The due date for submitting an application is April 27th, 2018 (5 PM EST). Read the article…

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Palliative Pain Relief Woefully Inadequate Worldwide

Palliative care is medical care focused on providing relief from the symptoms of a serious illness. The goal of such care is to improve quality of life for both the patient and the family as palliation can relieve patients from the pain of terminal disease, such as cancer. In 2015, there were roughly 25.5 million people who died without having access to pain control. Another 35.5 million people who survived their illness did not have access to palliative care. Can one imagine living through advanced stages of cancer without having pain control? This article addresses a real life example of how a patient ended his own life because of the pain. The majority of these people lived in developing regions that still do not have access to effective medical treatments. It is important to address this global issue and for people facing a cancer diagnosis, provide access to critical radiation therapy for both curative and palliative intent. Read the article…

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Upgrading Radiotherapy Services in Moldova

Moldova, a country of nearly 3 million people, is confronted with more than 11,000 new cancer cases a year, many of which are diagnosed at late stage and therefore often have direr prognoses for cure.

The International Atomic Energy Agency (IAEA) is working with Moldova to introduce new technologies and build workforce capacity to improve quality assurance in nuclear medicine, radio-diagnostics and radiotherapy. The country’s nuclear medicine diagnostics capabilities had become obsolete and were not functioning due to a lack of funds for refurbishment and upgrades resulting in the need to terminate these diagnostic and therapeutic interventions.

Fortunately, over the last decade and through the good works of the IAEA, the Agency has provided expert, financial and educational support to enable authorities to upgrade their nuclear medicine units and have cancer patients undergo radiotherapy at the newly equipped Institute of Oncology and the Republican Clinical Hospital, in Chisinau.  Read more about this effort…

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Bridging the Gap: working to bring state-of-the-art radiation therapy to challenging environments

The International Cancer Expert Corps, in a cooperative effort with CERN and the UK Science and Technology Facilities Council STFC, is undertaking an initiative to develop innovative, robust and affordable medical linear accelerators for use in low- to middle-income countries.  The article, “Bridging the Gap”, January 15, 2018, CERN COURIER, outlines the history of this project including the recent participation of representatives from Official Development Assistance (ODA) countries in an effort to ensure their particular needs regarding power systems, safety, operability and maintenance are addressed. Read the article…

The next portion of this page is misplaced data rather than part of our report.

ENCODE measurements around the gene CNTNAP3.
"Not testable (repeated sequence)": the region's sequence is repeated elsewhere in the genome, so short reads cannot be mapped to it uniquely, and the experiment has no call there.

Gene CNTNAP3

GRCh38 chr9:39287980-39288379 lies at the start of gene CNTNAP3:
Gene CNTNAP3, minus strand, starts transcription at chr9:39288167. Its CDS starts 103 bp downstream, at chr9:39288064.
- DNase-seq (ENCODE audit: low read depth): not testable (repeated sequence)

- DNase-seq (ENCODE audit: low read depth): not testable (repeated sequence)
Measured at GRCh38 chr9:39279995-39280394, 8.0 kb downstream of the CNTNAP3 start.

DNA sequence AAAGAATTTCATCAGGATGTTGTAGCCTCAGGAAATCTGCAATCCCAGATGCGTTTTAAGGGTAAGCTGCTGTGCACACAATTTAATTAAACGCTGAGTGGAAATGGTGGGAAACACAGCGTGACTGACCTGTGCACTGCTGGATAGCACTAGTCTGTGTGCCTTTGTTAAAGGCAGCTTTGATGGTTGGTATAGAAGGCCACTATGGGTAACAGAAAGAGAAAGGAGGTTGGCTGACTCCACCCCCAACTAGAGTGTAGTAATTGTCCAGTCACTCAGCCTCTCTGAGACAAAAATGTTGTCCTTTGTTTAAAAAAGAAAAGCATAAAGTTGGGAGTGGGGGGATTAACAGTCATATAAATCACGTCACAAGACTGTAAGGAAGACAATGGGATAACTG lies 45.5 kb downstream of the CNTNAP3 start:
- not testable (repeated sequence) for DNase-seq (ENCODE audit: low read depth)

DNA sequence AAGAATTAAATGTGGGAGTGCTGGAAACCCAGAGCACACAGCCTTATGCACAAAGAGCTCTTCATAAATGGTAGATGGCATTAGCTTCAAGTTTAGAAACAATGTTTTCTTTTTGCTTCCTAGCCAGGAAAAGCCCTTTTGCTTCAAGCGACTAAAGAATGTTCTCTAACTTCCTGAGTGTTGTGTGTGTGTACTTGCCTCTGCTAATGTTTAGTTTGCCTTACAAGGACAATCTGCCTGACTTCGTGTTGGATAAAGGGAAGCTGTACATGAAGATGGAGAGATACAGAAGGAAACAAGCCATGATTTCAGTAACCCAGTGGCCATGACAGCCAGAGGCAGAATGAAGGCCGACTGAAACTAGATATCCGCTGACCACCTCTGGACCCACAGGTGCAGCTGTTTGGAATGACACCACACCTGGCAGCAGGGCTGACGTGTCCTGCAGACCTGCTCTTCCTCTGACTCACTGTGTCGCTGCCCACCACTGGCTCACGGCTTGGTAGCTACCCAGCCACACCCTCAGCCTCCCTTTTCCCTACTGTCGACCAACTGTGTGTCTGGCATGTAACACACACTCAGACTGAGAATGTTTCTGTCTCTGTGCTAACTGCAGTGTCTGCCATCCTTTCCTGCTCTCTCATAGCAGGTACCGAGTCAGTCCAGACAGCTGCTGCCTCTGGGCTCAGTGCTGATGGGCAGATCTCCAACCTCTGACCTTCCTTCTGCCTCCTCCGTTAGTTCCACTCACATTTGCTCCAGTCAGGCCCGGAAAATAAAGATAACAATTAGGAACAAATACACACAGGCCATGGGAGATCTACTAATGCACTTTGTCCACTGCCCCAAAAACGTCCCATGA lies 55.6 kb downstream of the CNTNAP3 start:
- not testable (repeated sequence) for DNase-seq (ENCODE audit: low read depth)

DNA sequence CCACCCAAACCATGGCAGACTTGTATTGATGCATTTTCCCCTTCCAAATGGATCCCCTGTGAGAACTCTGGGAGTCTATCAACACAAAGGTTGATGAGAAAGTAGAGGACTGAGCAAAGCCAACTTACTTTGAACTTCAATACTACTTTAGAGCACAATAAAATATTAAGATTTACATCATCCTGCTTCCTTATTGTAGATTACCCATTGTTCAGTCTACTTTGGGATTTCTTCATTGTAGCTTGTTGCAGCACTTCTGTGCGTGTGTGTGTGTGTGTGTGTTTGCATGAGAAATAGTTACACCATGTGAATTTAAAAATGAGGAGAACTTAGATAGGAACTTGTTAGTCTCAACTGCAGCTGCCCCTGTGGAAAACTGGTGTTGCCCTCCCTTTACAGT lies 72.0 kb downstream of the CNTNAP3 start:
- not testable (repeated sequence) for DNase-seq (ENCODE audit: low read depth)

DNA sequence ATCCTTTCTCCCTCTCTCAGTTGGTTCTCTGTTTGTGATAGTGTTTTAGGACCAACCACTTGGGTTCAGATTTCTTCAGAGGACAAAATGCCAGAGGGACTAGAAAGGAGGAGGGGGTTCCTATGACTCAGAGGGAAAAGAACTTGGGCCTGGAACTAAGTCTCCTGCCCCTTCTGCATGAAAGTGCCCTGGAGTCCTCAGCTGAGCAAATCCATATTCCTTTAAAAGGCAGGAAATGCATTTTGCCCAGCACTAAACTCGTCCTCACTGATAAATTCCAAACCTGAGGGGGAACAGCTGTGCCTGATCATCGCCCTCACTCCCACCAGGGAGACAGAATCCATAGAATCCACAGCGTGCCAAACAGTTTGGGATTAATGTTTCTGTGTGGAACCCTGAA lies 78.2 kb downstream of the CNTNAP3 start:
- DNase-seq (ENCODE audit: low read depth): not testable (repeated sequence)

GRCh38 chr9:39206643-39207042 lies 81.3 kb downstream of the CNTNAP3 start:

Participating individuals from ICEC, CERN and STFC, along with experts in accelerator design, medical physics and oncology,  convened in late March, in Manchester, England near the STFC’s Daresbury Laboratory to review the program status and plan for the next phase of development. Watch this space for updates.

 

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The Cancer Threat to Africa’s Future

While significant progress has been made in halting the spread of communicable diseases in Africa, rates of non-communicable illnesses, especially cancers, are rising. With just 5% of global funding for cancer prevention spent in Africa, a new global strategy is needed to help manage a looming health crisis. Dan Milner provides insight into the efforts of the American Society for Clinical Pathology and how the organization, along with others, are working to address this potential catastrophe.  Read more

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Is Africa a ‘Graveyard’ for Linear Accelerators?

Africa should not be a “graveyard” for Linear Accelerators. There is an urgent need to develop a highly skilled workforce of specifically trained engineers, technicians and physicists necessary to ensure linear accelerators can be safely operated, maintained and serviced in low- and middle-income countries in Africa where the incidence of cancer is disproportionately high. Proper maintenance and repair plans, when implemented, reflect the continent’s capacity to maintain, install, commission and repair the highly technical medical equipment.

Africa Graveyard of Linacs